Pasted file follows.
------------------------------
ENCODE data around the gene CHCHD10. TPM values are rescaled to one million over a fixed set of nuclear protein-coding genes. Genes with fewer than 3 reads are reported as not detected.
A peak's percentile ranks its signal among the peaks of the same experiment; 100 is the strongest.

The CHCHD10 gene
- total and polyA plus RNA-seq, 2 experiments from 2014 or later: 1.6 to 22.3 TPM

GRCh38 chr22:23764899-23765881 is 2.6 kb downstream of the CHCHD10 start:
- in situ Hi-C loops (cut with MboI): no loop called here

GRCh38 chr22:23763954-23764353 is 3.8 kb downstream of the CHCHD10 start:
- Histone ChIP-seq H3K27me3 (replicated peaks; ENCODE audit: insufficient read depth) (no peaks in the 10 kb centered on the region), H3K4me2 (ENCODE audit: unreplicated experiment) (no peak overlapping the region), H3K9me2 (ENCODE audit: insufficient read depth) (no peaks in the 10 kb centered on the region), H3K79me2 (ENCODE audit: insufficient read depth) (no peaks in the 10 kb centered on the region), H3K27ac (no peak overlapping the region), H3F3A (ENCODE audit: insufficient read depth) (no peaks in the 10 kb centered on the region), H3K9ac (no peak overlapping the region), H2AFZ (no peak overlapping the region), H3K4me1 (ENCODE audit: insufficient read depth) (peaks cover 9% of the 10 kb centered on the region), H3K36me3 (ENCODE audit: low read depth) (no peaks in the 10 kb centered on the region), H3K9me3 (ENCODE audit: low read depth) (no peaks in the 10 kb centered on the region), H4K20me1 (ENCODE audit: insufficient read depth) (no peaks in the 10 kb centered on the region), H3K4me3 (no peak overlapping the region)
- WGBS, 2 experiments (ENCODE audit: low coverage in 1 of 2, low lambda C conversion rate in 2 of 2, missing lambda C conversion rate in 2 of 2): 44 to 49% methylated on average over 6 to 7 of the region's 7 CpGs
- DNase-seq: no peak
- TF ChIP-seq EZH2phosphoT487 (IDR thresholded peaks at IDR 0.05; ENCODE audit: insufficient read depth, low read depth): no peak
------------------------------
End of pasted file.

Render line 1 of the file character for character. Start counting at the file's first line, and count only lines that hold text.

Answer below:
ENCODE data around the gene CHCHD10. TPM values are rescaled to one million over a fixed set of nuclear protein-coding genes. Genes with fewer than 3 reads are reported as not detected.